Brain activity in the hypothalamus, one brain area involved in regulating food intake, was not affected by either fructose or glucose. However, activity in the cortical brain control areas showed the opposite response during infusions of the sugars. Activity in these areas was inhibited when fructose was given but activated during glucose infusion.

    This is an important finding because these control brain areas included sites that are thought to be important in determining how we respond to food taste, smells, and pictures, which the American public is bombarded with daily.

    The result increases the plausibility of fructose as a causal agent.

    "This study provides evidence in humans that fructose and glucose elicits opposite responses in the brain. It supports the animal research that shows similar findings and links fructose with obesity," added Purnell.

    If you want to reduce your weight also consider other theories for the cause of obesity including grains as a possible major cause.

    By Randall Parker 2011 February 09 05:42 PM  Brain Appetite

  • Anonymous

    2/15/2011 12:45:07 AM |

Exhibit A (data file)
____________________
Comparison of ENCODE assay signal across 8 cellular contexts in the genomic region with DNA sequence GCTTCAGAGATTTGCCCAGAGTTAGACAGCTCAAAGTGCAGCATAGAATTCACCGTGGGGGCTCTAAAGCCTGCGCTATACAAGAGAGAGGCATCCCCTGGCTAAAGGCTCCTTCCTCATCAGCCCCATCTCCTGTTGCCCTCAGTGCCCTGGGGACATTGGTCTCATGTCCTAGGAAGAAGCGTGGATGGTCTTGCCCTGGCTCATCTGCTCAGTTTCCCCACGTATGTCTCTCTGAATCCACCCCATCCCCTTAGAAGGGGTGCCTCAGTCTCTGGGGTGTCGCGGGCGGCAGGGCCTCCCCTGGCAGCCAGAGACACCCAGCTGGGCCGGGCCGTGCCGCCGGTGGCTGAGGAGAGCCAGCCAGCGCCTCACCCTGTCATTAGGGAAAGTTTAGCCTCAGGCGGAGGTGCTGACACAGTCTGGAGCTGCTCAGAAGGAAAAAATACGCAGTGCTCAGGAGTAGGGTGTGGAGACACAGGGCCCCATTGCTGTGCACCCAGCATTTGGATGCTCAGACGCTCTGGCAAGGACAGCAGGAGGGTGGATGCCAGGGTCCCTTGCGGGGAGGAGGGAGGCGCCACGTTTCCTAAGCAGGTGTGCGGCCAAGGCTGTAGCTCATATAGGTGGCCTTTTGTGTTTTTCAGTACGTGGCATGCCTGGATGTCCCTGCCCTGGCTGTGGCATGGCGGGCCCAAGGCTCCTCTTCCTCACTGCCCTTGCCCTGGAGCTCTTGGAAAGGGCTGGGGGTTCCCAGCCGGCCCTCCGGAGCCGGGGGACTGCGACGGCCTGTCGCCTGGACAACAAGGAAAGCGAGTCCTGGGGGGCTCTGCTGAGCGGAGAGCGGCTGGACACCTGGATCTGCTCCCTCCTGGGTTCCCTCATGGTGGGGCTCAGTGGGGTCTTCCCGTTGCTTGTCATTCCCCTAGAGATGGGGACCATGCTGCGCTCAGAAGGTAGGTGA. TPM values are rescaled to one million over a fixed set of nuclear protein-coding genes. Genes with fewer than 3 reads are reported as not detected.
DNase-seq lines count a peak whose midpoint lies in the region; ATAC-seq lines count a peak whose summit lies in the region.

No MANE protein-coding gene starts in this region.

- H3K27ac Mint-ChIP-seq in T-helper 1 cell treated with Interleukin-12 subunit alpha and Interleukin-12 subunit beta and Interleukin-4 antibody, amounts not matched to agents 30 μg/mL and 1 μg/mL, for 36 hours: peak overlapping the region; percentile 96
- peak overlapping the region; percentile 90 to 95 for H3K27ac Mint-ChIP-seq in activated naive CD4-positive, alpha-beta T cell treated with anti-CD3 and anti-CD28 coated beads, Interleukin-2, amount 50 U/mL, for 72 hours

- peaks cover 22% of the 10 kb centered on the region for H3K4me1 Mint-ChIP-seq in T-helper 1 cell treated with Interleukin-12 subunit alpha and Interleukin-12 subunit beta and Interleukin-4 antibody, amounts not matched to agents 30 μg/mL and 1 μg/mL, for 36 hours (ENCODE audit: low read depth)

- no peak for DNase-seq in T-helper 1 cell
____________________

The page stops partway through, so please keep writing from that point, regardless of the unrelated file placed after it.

Oats are often cross contaminated with wheat.  Would certified gluten free oats give the same results?

  • semsons.group

    2/21/2011 4:04:55 PM |

    I think this post is really very important. Looking forward to future extensions of it.

      I've been able to control my cholesterol cutting wheat to zero, a moderate version of paleo diet, and a little of supplements with DHA/EPA, as suggested by Dr. Davis. Now is the turn of glucose Wink

      After reading this post I bought a glucometer (Bayer USB device) and I'm slowly learning some important things. My fasting glucose is good, about 80, however I've just seen (measured) that a simple dish of rice with fried egg rises my glucose one hour after lunch to  170!. My wife experienced a similar change. Amazing. I have lunch at work, and these measures of glucose are going to be very helpful to help me decide what to choose for the menu. I plan to continue measuring my glucose for the next weeks, so I guess news surprise will come.

    I just want to thank Dr. Davis for the great help  he's providing to many people from his blog.

      Best.

  • Anonymous

    2/26/2011 7:01:06 PM |

    Hi,

    I have bought a glucometer and wnted to ask you a question.
    This morning my bg was 4.9 (fasting) so very good then I ate pork then I had cashews and at 5pm I felt shakey not right, hungry so I checked it and it was 4.3 (isnt it a bit low?) so I had a pear and an hour after the pear it was 6.1, is it normal? does it mean i should avoid fruits?

    thanks for your help!

  • Anonymous

    3/31/2011 2:36:10 PM |